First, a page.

When the Soviet Empire imploded in the late 90's, I puzzled over what sort of paradigm we would create to fill the power vacuum.
The Manichean dichotomies of Light and Dark, Good and Evil, were the poles between which we measured our policies through the latter half of the twentieth century.
There was a kind of familiar comfort in the Cold War policy of containment; it almost seemed a shame to bid it farewell. The failed realization of Karl Marx's theory of economics as it played out under the heavy-fisted hegemony of Soviet imperialism was a clear and stalwart enemy of western democracy; how, and why would we wish to replace it?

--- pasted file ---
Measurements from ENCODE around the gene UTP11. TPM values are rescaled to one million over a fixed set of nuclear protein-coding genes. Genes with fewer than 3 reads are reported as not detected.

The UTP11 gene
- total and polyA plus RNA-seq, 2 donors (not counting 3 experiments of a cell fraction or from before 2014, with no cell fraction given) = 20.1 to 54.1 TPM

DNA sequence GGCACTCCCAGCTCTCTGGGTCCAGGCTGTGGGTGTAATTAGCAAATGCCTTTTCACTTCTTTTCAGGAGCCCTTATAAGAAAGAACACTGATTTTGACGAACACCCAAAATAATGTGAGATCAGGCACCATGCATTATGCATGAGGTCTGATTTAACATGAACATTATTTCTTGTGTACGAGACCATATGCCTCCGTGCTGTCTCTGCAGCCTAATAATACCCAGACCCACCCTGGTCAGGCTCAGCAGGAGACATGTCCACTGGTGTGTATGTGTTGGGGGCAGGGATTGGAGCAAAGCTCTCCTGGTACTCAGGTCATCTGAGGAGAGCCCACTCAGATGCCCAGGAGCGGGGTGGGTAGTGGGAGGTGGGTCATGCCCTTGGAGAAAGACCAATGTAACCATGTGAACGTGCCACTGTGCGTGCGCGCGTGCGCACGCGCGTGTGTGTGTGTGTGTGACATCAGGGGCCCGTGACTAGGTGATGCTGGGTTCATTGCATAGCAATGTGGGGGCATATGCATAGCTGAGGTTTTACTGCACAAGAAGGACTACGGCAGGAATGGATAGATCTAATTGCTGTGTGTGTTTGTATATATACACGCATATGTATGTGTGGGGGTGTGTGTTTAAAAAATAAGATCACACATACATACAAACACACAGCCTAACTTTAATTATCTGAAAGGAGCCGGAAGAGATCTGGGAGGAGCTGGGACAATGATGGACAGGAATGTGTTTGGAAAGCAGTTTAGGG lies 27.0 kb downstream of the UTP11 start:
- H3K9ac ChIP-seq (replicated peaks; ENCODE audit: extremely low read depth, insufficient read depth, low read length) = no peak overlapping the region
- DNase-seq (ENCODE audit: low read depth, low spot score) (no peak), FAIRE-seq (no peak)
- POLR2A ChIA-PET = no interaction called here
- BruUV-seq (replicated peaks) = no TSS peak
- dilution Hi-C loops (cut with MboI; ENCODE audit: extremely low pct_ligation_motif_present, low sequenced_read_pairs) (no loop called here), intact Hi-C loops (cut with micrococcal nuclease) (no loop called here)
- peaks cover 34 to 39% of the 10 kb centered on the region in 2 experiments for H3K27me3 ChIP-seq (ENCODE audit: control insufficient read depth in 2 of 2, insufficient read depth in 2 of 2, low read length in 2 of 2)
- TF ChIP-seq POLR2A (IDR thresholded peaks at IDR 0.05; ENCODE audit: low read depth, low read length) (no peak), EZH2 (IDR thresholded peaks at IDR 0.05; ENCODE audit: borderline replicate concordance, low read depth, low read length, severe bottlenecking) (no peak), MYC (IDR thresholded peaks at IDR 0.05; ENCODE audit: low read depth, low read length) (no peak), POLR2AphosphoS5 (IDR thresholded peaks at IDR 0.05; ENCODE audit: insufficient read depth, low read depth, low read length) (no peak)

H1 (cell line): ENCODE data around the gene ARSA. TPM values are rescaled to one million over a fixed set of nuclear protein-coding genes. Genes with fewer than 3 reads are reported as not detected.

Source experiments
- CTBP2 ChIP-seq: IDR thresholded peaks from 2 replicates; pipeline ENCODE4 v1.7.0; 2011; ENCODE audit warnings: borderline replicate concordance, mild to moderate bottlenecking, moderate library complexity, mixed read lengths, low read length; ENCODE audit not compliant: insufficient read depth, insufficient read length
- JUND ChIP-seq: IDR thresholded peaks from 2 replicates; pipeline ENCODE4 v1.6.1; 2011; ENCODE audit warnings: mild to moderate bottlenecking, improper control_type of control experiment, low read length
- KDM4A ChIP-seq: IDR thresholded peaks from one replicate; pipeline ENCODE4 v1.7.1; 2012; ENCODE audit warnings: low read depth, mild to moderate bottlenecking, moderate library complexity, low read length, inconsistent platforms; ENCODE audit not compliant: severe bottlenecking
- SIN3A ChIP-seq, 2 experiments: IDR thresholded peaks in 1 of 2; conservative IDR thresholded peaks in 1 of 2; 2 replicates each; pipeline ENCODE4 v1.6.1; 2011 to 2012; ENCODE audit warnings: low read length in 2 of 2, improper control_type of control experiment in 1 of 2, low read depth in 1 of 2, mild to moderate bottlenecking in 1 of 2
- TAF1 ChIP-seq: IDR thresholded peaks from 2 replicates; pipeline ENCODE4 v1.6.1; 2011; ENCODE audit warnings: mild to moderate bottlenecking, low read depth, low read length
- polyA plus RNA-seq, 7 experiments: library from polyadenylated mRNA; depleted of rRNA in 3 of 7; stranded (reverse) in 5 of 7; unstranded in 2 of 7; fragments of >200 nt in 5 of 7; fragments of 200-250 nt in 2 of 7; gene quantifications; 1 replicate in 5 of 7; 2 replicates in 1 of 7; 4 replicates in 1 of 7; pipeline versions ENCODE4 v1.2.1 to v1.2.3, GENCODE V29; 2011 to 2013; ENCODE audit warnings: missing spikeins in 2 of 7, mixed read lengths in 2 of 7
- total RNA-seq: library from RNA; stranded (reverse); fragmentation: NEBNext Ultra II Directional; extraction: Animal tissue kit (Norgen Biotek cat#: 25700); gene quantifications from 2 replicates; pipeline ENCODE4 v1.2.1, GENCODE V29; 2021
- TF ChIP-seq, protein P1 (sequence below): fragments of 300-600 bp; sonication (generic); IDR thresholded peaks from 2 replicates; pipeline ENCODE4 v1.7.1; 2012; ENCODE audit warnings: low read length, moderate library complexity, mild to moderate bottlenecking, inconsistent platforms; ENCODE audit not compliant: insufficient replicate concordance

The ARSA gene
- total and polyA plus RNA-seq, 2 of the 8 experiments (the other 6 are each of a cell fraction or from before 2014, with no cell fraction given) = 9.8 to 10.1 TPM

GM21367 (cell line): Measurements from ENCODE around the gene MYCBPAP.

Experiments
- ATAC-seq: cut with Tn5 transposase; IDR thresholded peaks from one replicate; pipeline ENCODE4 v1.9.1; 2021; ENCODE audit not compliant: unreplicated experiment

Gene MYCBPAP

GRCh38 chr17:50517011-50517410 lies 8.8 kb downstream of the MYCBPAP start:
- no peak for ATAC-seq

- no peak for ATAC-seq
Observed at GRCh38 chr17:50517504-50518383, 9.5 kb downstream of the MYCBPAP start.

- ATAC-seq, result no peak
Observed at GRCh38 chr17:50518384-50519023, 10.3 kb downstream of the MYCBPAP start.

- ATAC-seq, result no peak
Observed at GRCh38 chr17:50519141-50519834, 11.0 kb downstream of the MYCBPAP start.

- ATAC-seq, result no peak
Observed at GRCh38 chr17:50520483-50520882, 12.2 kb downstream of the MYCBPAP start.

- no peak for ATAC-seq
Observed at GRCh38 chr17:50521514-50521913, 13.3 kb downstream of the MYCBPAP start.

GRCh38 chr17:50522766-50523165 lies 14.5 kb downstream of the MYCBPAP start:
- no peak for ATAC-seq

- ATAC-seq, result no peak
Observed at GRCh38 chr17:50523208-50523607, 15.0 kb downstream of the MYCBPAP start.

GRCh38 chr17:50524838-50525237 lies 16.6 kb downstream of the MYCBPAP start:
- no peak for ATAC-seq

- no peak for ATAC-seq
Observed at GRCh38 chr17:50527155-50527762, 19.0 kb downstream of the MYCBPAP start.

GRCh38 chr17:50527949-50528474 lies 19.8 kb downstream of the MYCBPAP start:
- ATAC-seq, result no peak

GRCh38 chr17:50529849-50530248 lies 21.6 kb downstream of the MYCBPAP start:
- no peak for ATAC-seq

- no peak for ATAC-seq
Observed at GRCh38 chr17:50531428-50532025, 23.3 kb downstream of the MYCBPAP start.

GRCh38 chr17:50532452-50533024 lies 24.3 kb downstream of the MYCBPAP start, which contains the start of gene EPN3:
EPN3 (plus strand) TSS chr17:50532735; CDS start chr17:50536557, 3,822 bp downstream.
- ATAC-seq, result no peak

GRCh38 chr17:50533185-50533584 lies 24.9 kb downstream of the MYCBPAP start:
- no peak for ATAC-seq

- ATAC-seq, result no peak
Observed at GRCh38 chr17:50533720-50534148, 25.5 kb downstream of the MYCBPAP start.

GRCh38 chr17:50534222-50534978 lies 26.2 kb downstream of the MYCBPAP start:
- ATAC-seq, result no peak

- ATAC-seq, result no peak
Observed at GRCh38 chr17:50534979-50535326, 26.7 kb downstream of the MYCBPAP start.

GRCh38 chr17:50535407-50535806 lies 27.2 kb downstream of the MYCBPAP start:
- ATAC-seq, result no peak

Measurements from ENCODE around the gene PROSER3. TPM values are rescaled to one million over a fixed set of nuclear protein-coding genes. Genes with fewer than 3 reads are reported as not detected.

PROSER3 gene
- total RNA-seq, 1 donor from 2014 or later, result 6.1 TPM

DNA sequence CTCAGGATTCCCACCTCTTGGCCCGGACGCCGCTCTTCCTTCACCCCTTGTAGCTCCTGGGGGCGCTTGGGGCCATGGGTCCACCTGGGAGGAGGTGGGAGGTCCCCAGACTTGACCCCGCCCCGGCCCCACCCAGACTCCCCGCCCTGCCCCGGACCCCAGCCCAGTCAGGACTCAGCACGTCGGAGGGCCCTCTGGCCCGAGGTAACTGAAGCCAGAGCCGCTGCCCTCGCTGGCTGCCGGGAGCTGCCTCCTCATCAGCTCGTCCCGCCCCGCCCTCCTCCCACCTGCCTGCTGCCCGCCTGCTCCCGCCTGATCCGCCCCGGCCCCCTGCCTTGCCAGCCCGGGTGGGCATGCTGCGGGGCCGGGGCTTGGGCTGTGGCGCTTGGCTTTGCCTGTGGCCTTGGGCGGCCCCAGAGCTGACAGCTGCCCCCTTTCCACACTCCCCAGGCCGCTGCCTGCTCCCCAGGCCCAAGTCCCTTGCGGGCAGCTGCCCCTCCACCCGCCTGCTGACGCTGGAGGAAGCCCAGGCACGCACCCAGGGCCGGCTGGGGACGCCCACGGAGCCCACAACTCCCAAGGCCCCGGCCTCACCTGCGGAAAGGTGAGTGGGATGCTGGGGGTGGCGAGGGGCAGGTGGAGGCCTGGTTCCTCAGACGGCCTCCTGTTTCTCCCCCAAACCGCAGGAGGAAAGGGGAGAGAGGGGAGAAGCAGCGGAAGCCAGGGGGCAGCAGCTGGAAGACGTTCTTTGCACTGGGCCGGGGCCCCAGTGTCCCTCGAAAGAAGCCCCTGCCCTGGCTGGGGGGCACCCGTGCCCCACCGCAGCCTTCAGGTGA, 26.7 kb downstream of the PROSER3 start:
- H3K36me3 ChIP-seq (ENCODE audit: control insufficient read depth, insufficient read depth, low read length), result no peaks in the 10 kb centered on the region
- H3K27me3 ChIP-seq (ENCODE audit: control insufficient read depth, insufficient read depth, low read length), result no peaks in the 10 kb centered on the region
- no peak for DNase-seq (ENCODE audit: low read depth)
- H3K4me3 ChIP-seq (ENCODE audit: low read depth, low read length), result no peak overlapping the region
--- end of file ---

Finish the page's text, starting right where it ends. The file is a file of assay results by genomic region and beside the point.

On September 11, 2001, I began to get my answer.
The horrific sneak attack by a band of Muslim fanatics on the World Trade Center, and the resultant deaths of nearly 3,000 innocents, was a stark harbinger of things to come. Marx and Lenin's secular religion, only recently interred, started to attain the status of a fond memory, in sharp contrast to the seemingly intractable divisions between the democratic West and the autocratic Middle East.
Whatever the putative reasons for the United States' invasion of Iraq, and our de facto involvement in the region, the results were ominously reminiscent of the Crusades.
Capitalism, and its handmaiden, democracy, trumped communism. Can they prevail over, or reach an accommodation with the Arab world?